GREAT IDEA!! EXPERIENCE PURPLE MARTINS IN YOUR YARD
BY LEARNING ABOUT
THEN PLACING AND CHOOSING A PURPLE MARTIN BIRDHOUSE SHOULD BE A BREEZE!!
Purple Martin Birdhouse
There is basically two types of birdhouses for the Purple Martin. One being Conventional and the other being Gourds. One does not appear to be better than the other, it is just a preference a person makes. Some people own both and place them together and let the birds decide which one they would like to use. As long as the interior dimensions and entry hole size are acceptable for Purple Martins. Either birdhouse you choose, should attract Purple Martins. The height of conventional or gourd birdhouses should be place between 12 and 20 feet high.
Gourd birdhouses for the Purple Martin are usually made out of plastic, but can also be made from a natural material that already provides the shape of a gourd. When setting out gourds for Purple Martins, a minimum of four gourds should be placed. Purple Martins are a social bird and often nest in colonies. So by placing the minimum number of gourds will help attract the martin to your yard. You have a variety of ways to hang your gourds, which can be done by placing them underneath an existing martin house, from a gourd rack, or hang them on a line between two poles.
Gourds should be no less than 8” in diameter, but gourds between 10"-12” diameter range, will be better suited for the Purple Martin.
ROUND HOLE: The round entrance holes are usually 2-1/8” in diameter, but can range between 1-3/4” and 2-1/4”
CRESCENT HOLE: The crescent entrance hole should be 3” wide and 1-3/16” in height. The purpose of the crescent hole is to help prevent Starling birds from entering in and taking over the nest. While the Purple Marin has no problem entering a hole of this shape. A crescent should be used if you start having a Starling problem.Before Buying, Read More On Gourds Both Natural And Plastic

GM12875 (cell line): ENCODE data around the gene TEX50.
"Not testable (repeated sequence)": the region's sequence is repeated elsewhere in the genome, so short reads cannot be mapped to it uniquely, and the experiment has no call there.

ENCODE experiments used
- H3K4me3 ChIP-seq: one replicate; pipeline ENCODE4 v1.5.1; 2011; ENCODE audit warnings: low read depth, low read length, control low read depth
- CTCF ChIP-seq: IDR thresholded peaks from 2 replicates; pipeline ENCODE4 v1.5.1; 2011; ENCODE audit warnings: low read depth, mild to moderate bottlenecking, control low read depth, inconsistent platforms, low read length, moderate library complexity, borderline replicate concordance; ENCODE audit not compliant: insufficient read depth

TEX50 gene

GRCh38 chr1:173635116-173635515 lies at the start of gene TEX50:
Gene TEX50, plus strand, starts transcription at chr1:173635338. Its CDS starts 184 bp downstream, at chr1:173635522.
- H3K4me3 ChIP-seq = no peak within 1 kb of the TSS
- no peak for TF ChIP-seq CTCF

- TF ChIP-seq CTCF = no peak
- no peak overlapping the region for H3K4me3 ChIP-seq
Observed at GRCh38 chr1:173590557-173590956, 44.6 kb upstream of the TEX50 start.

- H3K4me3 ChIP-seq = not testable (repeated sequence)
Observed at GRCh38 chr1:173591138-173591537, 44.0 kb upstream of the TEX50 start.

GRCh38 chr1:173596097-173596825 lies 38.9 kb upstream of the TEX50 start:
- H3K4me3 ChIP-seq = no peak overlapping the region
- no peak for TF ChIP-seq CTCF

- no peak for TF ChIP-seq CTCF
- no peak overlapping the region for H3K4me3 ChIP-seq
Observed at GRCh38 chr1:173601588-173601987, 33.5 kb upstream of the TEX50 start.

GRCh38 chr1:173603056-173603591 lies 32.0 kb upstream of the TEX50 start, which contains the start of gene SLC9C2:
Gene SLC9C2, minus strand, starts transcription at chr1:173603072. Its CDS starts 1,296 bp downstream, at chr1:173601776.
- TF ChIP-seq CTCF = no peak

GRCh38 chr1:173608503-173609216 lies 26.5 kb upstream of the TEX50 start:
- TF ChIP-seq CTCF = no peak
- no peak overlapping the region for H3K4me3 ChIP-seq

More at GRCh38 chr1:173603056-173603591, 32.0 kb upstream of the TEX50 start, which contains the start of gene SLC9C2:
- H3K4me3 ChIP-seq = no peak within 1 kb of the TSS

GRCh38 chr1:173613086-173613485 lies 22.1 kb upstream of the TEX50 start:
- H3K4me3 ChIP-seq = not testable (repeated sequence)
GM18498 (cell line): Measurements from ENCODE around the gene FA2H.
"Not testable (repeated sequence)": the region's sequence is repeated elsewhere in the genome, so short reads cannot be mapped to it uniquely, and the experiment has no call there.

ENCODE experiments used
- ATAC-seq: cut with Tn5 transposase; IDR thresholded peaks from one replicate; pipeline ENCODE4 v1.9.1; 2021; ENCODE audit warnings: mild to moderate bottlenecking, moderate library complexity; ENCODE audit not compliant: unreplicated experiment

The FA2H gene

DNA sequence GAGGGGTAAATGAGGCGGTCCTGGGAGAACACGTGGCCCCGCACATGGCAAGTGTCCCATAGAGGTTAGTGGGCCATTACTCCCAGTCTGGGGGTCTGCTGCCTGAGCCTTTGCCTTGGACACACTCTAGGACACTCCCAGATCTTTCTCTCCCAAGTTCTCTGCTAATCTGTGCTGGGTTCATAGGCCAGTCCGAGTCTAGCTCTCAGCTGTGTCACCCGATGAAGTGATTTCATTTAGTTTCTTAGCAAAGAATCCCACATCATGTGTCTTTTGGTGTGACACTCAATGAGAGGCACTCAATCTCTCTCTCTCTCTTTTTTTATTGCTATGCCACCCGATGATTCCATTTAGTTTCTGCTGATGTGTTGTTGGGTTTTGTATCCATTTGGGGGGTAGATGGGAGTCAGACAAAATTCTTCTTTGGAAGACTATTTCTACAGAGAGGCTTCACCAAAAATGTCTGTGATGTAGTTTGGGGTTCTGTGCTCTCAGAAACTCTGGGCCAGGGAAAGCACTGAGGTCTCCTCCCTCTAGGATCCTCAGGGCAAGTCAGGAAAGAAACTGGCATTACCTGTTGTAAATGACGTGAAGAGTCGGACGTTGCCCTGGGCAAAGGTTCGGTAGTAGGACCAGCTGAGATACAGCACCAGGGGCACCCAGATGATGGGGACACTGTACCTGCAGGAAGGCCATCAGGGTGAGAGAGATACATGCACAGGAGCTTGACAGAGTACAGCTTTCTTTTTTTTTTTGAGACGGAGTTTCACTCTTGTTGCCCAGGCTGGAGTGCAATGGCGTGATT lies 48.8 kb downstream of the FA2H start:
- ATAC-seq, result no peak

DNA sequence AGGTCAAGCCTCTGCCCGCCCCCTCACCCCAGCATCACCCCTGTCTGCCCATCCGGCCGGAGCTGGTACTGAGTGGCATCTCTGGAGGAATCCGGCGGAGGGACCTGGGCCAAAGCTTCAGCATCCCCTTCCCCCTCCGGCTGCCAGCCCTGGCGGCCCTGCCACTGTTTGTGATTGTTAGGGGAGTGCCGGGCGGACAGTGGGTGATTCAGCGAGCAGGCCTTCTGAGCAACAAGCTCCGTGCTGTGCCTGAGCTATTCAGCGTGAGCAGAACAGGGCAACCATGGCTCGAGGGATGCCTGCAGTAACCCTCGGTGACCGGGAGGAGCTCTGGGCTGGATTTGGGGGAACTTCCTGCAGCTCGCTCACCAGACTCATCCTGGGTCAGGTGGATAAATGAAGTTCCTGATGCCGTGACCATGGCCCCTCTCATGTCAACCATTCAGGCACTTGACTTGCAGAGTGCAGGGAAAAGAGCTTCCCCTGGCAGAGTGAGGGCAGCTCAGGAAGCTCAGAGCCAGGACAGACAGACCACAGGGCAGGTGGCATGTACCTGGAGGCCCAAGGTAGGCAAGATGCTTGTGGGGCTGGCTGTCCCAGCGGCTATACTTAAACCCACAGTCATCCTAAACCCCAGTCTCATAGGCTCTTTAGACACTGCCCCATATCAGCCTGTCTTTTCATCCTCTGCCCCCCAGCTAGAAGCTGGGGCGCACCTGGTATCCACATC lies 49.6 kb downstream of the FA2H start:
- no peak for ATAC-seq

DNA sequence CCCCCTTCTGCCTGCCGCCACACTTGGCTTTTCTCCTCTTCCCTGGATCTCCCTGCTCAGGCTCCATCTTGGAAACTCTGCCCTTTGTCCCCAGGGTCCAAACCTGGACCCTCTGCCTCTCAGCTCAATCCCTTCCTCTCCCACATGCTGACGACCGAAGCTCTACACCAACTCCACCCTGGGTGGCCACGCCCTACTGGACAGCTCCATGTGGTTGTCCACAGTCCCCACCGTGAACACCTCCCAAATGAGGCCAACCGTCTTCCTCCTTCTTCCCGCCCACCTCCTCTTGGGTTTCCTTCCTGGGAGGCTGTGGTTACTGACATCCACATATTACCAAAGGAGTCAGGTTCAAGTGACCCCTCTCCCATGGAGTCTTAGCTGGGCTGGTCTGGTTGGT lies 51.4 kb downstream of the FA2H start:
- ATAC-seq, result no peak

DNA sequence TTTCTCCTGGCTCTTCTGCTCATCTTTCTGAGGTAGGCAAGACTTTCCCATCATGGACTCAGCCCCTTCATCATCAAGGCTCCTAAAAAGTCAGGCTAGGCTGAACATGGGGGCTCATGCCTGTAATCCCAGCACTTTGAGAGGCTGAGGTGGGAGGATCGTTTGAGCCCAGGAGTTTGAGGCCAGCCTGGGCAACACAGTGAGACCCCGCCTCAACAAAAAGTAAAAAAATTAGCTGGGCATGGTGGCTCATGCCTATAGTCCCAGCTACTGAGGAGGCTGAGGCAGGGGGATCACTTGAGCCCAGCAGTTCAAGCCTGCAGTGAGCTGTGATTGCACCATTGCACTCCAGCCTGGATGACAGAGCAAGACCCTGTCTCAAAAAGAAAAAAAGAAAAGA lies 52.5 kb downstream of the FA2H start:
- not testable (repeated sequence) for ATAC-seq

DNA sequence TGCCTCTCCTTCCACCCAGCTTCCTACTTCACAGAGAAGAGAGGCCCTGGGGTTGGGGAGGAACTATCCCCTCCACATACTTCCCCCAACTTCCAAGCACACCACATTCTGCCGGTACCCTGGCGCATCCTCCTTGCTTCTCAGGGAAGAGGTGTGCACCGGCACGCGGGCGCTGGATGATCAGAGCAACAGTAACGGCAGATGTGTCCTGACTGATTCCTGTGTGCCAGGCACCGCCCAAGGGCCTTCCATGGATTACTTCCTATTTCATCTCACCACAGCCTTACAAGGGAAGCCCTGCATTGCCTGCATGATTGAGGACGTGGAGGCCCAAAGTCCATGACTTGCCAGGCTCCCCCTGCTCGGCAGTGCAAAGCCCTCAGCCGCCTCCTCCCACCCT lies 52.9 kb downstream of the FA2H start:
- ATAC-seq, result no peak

Attracting Purple Martins
Attracting Purple Martins to your your yard can only be done with a birdhouse. With that said, you can place egg shells in a platform feeder, so they can get their calcium intake. The egg shells will also act like grit to help them grind there food. Usually Purple Martins will not visit bird feeders at all for a food source. So a birdhouse or a gourd will be the only desired choice to attract the birds to your yard. When purchasing a birdhouse or gourd, make sure the over all color is white. Purple Martins are attracted to the color and the white color will help keep it cool inside. If your area has a problem with European Sparrows (House Sparrows) You may want to consider using gourds instead of the apartment style houses, when trying to attract the Purple Martin.
Once you have placed your birdhouse, you may not get Purple Martins right away, it could take up to a year before you see any Purple Martins taking up residence. But once you get Purple Martins living in your birdhouses, they will return year after year. If this is your first time setting up a birdhouse for Purple Martins, offer a birdhouse that has at least a minimum of six cavities so the younger Purple Martins that are looking for a nesting area have room for the colony to grow. You never know, you may even lure in a older male purple martin to take up residence. Then the males will try and attract other Purple Martins to stay.
Placement of Purple Martin House or Gourd
Place your Purple Martin birdhouse 40 to 60 feet away from any trees or buildings. Purple Martins like human activity and have a sense of protection being close to people, so you can place their house a bit closer to your house compared to other buildings. The purple martin house should be no less than 30 feet and no more than 100 feet of your house. Purple Martin houses can also be placed near a park, or any area where people maybe present from time to time. So now your ready for the Purple Martin migration to come back to North America starting in the spring. First the older males will arrive, usually they will go back to the same birdhouse they used before, but they may scout the area looking for a new place to live if they had a bad experience the year before. If you notice you do not get any Purple Martins when they first arrive or none have arrived by the date listed in the area you live. Do not worry, cause there is a second wave of Purple Martins that will come 3 to 4 weeks later. This group are the younger martins that where born in the previous year, These young martins usually do not return to the house they was born in, so they will be searching for new birdhouses that are not occupied, so they can attract a female to raise a brood with.